Test it this way: you say, "Without using the new word which you have just learned, try to rephrase what you have just learned in your own language." Without using the word "energy," tell me what you know now about the dog's motion." You cannot. So you learned nothing about science. That may be all right. You may not want to learn something about science right away. You have to learn definitions. But for the very first lesson, is that not possibly destructive?

I think for lesson number one, to learn a mystic formula for answering questions is very bad. The book has some others: "gravity makes it fall;" "the soles of your shoes wear out because of friction." Shoe leather wears out because it rubs against the sidewalk and the little notches and bumps on the sidewalk grab pieces and pull them off. To simply say it is because of friction, is sad, because it's not science....

We have many studies in teaching, for example, in which people make observations, make lists, do statistics, and so on, but these do not thereby become established science, established knowledge. They are merely an imitative form of science analogous to the South Sea Islanders' airfields--radio towers, etc., made out of wood. The islanders expect a great airplane to arrive. They even build wooden airplanes of the same shape as they see in the foreigners' airfields around them, but strangely enough, their wood planes do not fly. The result of this pseudoscientific imitation is to produce experts, which many of you are. [But] you teachers, who are really teaching children at the bottom of the heap, can maybe doubt the experts. As a matter of fact, I can also define science another way: Science is the belief in the ignorance of experts.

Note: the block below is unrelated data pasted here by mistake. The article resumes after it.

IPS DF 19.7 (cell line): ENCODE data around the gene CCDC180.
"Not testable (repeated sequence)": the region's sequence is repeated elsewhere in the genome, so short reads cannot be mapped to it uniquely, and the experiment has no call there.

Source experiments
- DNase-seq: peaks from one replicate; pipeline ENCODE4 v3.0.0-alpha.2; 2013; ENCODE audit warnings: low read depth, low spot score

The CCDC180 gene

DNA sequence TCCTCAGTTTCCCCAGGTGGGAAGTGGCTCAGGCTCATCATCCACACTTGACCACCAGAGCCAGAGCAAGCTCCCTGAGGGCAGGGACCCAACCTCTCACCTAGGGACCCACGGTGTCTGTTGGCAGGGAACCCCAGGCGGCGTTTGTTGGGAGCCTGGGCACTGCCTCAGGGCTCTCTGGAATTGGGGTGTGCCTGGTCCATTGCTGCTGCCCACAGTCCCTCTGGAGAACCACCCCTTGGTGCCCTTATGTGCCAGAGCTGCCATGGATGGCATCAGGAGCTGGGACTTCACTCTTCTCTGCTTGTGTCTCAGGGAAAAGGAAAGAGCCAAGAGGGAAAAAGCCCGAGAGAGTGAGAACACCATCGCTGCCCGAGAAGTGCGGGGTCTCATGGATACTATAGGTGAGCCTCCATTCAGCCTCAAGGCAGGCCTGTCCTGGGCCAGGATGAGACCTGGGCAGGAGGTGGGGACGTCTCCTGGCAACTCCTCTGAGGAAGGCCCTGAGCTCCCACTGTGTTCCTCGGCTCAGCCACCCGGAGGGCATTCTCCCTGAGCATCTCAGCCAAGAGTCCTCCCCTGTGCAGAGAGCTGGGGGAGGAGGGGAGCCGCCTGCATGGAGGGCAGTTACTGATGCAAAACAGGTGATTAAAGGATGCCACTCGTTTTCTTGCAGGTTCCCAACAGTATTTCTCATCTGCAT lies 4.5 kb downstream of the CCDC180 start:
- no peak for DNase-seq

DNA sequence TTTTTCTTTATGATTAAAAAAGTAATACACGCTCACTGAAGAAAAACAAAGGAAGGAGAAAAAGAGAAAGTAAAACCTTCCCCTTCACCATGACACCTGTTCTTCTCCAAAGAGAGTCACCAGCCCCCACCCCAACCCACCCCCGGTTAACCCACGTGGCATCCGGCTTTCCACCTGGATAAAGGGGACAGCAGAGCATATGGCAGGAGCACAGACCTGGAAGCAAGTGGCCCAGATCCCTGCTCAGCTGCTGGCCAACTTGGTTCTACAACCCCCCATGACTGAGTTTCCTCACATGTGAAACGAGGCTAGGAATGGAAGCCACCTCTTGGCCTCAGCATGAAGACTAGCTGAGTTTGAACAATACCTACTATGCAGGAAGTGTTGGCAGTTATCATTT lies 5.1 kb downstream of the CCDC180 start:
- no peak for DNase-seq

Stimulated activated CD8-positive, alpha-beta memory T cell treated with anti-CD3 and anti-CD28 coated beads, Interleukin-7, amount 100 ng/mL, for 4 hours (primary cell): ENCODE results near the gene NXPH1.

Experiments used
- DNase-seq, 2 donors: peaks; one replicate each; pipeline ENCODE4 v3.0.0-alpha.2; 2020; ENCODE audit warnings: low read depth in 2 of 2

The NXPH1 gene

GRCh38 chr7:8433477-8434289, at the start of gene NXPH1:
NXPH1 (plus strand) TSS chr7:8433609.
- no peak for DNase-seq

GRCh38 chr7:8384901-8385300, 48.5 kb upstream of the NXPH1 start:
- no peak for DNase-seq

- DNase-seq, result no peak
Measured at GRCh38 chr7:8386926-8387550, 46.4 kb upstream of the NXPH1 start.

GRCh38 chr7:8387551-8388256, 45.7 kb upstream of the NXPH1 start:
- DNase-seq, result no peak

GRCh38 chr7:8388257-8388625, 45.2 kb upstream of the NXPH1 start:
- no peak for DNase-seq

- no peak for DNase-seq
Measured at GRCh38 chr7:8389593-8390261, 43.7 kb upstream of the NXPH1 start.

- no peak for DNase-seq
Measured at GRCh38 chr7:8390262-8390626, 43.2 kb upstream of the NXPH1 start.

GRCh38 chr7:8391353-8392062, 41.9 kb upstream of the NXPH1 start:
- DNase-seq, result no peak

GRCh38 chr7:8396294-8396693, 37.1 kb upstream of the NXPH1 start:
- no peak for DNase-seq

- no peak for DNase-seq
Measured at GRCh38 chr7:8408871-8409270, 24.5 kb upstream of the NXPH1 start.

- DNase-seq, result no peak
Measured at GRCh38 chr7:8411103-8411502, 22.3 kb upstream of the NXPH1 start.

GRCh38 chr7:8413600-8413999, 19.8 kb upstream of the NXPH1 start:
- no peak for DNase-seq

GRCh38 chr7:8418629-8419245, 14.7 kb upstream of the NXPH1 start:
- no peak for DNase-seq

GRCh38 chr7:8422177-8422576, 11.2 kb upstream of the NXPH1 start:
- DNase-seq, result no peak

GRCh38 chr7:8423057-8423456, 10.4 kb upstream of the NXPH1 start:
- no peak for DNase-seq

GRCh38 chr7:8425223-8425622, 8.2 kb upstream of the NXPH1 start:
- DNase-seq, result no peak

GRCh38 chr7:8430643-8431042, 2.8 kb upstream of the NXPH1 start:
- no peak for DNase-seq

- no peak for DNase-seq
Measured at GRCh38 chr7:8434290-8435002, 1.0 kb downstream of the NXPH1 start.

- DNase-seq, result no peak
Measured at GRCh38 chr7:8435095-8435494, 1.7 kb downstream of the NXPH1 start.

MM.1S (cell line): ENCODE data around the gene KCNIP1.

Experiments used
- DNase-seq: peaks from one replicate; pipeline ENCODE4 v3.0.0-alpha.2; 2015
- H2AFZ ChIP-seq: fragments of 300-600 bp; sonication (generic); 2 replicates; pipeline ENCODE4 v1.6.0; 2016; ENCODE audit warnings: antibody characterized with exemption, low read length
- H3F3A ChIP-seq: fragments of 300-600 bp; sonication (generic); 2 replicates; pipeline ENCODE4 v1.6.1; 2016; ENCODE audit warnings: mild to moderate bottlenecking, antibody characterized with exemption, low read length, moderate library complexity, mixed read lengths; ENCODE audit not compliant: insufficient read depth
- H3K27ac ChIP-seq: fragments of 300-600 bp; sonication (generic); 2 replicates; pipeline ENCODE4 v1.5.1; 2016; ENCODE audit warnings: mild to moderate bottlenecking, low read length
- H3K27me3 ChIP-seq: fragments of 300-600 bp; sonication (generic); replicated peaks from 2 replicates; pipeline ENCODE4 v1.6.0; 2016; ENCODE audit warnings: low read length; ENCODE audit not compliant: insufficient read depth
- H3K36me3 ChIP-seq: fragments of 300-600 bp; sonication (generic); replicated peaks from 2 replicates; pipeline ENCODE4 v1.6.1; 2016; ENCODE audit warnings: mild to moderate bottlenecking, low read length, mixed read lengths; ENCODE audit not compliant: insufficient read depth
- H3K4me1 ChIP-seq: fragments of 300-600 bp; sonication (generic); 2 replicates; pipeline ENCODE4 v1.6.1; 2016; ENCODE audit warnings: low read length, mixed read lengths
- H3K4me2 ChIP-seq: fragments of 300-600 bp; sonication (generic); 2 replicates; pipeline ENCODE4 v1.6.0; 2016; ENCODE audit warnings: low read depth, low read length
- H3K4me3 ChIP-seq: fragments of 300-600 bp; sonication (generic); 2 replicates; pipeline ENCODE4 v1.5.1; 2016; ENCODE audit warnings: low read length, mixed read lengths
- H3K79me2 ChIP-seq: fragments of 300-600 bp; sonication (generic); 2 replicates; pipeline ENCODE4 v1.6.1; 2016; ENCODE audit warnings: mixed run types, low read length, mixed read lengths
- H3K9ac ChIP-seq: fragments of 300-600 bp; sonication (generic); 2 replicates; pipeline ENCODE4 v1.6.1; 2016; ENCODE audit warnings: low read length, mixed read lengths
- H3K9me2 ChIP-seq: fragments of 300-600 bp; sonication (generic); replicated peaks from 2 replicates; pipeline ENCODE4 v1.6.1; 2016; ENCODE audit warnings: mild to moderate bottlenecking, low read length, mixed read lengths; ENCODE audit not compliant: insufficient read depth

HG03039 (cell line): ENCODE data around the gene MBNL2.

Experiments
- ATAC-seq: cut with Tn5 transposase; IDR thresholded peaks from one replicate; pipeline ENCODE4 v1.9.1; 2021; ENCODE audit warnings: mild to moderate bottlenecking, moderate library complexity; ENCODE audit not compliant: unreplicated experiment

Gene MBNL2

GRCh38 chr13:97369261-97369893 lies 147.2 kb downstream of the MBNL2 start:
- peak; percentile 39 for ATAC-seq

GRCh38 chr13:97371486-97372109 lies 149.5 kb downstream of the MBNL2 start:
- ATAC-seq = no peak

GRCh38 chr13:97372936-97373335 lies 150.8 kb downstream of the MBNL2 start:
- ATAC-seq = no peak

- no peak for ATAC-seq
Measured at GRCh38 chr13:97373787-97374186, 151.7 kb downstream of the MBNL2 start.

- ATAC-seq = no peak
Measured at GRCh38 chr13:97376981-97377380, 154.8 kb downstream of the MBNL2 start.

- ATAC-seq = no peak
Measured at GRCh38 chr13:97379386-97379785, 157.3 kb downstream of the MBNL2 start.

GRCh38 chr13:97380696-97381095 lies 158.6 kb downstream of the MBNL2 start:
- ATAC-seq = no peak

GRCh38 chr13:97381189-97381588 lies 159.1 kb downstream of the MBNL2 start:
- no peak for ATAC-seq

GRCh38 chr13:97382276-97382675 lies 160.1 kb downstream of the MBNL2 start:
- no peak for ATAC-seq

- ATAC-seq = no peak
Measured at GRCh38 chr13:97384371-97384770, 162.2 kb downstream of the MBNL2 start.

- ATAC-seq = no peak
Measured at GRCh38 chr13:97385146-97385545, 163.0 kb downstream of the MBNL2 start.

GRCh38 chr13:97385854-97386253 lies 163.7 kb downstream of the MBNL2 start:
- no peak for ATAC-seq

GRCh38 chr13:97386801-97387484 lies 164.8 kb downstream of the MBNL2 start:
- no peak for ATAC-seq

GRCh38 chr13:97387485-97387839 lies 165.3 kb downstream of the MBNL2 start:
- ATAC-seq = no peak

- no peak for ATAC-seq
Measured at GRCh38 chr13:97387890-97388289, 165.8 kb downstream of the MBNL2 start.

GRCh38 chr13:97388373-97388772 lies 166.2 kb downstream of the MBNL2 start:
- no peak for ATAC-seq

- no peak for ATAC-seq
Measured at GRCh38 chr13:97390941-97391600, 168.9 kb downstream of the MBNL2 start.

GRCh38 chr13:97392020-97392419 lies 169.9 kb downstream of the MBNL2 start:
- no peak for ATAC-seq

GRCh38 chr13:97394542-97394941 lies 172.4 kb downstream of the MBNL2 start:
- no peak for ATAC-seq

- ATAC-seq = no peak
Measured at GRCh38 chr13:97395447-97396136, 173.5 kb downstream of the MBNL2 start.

When someone says, "Science teaches such and such," he is using the word incorrectly. Science doesn't teach anything; experience teaches it. If they say to you, "Science has shown such and such," you might ask, "How does science show it? How did the scientists find out? How? What? Where?"

It should not be "science has shown" but "this experiment, this effect, has shown." And you have as much right as anyone else, upon hearing about the experiments--but be patient and listen to all the evidence--to judge whether a sensible conclusion has been arrived at.

In a field which is so complicated [as education] that true science is not yet able to get anywhere, we have to rely on a kind of old-fashioned wisdom, a kind of definite straightforwardness. I am trying to inspire the teacher at the bottom to have some hope and some self-confidence in common sense and natural intelligence. The experts who are leading you may be wrong.

I have probably ruined the system, and the students that are coming into Caltech no longer will be any good. I think we live in an unscientific age in which almost all the buffeting of communications and television--words, books, and so on--are unscientific. As a result, there is a considerable amount of intellectual tyranny in the name of science..."

~ amen